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Forthcoming book from ubc press,2009- Asian Religions in British Columbia

by Larry DeVries

Back in the mid-1990s when I was teaching in the then Department of Religious Studies at UBC, I noticed a list of local religious organizations kept behind the desk at the department office.  The list had been compiled for the use of students in Religion 100.  What it immediately suggested to me was a great alternative to the standard term paper; students instead could do original field research and learn an entirely different set of intellectual and social skills.

Most of the list was devoted to Christian religious groups, but the few pages of Asian groups caught my eye.  The multicultural nature of our area seemed an open invitation, warmly extended as the students were to find, to a deeper understanding of the society we were in the process of becoming.  

After I had moved to Langara College, Dan Overmyer (Professor Emeritus, Asian Studies) came to give a talk entitled "Why Study Religion: an Academic and Personal Discussion, with Illustrations from Chinese Religion and Philosophy" and received a copy of the list, now grown from a dozen or so to over 300 Asian religious organizations and sites throughout BC.  Dan suggested turning the list into a book.  Together with Don Baker, we conceived of the intellectual scope and methodology, wrote up the objectives, got approval and funding from the Institute of Asian Research, UBC (which also matched some funds from Langara College and Simon Fraser University), and recruited local scholars to contribute chapters to the book.

The result is 13 chapters unfolding the history and current practices of Asian religious groups in British Columbia:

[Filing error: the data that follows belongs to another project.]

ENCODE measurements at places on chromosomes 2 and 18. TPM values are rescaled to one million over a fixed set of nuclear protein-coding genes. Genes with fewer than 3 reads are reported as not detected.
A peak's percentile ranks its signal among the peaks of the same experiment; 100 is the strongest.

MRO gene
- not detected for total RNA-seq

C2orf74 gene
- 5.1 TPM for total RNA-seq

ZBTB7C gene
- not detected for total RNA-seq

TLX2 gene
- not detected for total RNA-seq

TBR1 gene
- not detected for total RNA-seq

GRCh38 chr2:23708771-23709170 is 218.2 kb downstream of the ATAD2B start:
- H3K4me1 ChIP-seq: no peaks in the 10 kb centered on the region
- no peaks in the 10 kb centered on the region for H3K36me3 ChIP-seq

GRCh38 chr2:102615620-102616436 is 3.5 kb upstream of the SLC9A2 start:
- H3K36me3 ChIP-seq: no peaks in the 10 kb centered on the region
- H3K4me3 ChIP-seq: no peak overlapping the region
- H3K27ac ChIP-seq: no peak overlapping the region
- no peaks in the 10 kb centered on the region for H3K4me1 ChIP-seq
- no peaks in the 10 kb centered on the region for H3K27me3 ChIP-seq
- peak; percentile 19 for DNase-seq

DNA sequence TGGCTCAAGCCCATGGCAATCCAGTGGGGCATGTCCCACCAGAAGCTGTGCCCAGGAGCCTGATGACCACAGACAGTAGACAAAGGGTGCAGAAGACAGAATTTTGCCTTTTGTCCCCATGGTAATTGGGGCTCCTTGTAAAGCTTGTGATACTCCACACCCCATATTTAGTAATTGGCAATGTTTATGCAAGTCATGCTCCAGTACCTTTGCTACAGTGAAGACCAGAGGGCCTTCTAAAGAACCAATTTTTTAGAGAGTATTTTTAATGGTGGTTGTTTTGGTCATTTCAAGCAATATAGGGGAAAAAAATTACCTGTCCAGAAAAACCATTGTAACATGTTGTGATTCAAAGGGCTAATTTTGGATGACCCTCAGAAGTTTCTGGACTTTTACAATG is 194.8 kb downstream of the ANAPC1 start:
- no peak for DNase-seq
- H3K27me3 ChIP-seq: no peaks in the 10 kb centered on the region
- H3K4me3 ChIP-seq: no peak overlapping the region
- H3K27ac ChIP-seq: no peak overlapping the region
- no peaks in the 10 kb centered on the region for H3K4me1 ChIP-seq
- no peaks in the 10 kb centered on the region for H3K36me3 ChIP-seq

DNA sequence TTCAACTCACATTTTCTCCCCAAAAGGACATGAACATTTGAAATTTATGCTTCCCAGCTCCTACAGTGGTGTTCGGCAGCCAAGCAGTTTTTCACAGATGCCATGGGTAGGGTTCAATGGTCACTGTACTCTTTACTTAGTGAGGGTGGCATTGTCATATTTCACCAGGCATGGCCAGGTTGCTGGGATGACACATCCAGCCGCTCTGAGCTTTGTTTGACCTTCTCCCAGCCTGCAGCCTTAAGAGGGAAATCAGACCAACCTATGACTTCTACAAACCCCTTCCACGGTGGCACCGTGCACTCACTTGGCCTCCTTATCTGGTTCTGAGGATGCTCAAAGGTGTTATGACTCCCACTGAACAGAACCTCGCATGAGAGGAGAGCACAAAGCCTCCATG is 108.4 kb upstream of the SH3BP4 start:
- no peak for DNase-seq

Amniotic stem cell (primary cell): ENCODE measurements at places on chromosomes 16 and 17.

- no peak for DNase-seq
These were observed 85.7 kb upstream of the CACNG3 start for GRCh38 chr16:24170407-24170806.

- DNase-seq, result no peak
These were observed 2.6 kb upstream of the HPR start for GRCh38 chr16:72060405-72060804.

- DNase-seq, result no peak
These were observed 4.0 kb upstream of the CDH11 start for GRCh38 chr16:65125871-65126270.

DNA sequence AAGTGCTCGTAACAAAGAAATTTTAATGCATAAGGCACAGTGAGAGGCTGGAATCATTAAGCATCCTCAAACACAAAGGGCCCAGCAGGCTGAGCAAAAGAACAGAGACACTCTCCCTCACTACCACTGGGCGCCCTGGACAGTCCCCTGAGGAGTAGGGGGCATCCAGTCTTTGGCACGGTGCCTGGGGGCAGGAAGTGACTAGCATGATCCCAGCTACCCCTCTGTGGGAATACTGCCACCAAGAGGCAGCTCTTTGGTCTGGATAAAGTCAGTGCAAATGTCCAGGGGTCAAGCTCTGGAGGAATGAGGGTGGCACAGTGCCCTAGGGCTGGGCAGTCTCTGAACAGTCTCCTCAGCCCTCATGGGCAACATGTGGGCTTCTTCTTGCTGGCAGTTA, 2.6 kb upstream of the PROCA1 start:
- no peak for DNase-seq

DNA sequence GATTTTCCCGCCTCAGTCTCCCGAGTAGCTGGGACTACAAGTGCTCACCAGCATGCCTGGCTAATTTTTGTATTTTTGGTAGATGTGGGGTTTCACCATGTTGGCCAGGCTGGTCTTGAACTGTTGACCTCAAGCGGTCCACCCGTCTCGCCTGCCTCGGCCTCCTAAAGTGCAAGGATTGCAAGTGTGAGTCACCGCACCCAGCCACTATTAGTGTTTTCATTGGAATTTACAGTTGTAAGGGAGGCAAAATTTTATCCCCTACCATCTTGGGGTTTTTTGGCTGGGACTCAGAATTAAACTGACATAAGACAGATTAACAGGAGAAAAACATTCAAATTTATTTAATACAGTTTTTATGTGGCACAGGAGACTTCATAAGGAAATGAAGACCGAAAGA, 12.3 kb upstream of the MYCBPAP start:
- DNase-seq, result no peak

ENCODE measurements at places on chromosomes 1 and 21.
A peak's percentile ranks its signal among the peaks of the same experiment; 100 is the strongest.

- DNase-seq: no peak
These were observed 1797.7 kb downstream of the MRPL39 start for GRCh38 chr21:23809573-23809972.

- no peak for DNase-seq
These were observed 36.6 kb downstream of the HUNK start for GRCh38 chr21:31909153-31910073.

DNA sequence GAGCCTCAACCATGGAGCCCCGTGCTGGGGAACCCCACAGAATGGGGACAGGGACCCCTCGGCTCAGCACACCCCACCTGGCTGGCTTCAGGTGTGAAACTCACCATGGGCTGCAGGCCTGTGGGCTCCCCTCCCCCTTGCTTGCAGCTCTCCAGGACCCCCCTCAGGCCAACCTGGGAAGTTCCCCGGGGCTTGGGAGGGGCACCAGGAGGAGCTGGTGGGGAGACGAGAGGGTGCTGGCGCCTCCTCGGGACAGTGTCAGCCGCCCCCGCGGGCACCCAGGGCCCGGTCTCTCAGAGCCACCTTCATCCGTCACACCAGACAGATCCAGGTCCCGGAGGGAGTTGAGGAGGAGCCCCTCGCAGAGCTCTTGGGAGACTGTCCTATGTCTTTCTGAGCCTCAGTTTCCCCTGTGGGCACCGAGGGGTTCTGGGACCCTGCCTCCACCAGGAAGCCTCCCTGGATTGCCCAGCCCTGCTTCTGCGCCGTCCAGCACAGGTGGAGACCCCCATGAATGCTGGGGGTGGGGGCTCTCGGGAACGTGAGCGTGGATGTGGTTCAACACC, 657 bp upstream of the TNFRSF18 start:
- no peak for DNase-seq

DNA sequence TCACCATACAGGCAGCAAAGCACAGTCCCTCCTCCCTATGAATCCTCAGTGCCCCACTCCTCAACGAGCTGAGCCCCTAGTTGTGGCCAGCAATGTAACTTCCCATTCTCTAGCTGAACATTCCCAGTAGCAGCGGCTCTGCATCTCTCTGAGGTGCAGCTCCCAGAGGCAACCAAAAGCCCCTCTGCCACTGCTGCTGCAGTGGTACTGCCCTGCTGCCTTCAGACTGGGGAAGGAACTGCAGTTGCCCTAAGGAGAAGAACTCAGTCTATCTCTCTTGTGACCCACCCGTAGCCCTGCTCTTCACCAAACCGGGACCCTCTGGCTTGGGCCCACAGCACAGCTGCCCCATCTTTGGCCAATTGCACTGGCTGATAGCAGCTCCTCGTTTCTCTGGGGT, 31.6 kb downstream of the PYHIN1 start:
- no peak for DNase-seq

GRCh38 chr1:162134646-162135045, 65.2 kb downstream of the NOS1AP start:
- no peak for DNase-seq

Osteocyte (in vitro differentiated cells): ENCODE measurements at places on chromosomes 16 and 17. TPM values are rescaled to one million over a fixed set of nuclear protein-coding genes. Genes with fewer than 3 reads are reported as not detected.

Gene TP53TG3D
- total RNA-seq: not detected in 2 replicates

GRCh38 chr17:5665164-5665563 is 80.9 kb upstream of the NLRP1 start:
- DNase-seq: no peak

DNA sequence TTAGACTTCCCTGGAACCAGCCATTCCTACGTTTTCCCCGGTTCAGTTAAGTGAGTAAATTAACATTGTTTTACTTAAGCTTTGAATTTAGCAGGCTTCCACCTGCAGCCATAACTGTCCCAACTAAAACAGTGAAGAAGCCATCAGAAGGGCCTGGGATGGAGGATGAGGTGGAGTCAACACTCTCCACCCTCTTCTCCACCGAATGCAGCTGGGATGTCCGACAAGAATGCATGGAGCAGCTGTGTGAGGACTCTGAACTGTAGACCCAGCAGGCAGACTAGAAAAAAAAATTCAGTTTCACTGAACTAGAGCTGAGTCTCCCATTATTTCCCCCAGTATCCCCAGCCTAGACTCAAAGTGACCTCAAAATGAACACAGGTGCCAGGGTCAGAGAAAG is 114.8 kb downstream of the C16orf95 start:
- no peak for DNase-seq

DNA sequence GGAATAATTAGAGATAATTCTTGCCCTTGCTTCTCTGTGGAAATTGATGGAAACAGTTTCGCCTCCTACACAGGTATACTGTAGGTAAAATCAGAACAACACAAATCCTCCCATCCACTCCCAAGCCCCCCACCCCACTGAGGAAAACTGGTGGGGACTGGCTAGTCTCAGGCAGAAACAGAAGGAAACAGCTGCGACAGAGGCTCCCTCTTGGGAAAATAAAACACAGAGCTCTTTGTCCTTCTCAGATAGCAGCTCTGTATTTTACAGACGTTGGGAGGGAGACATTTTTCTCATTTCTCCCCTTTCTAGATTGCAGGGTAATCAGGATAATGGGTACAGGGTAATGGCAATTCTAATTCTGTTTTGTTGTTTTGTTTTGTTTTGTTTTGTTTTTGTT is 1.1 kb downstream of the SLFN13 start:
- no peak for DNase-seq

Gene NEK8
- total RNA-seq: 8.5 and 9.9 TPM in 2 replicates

·         Introduction by Don Baker (UBC) and Larry DeVries (Langara College)

·         Hindu and Other South Asian Religious Groups in British Columbia
by Larry DeVries (Langara College)

·         The Making of Sikh Space in British Columbia: the Role of the Gurdwara
by Kamala Nayar (Kwantlen Polytechnic University)

·         Realizing the Ummah in British Columbia: Religion, Ethnicity, and the Double Diaspora of Asian Muslimsby Derryl N. MacLean (Simon Fraser University)

·         Zoroastrians in British Columbia by Rastin Mehri (University of London)

·         Thai and Lao Buddhism in British Columbia
by James Placzek (ret. Langara) and Ian G. Baird (University of Victoria)

·         Sri Lanka and Myanmar Buddhism in British Columbia
by Bandu Madanayake (Ph.D., University of Toronto)

·         Vietnamese Buddhist Organizations in British Columbia
by Cam Van Thi Phan (UBC)

·         Shelter from the Storm: Korean Religiosity in Comparative Perspective
by Don Baker (UBC)

·         Tibetan Religions in British Columbia
by Marc des Jardins (Concordia University)

·         Japanese Religions in British Columbia: Tradition and Change
by Michael Newton (Simon Fraser University)

·         Christianity as a Chinese Belief in British Columbia
by Li Yu (Langara College)

·         Chinese Religions in British Columbia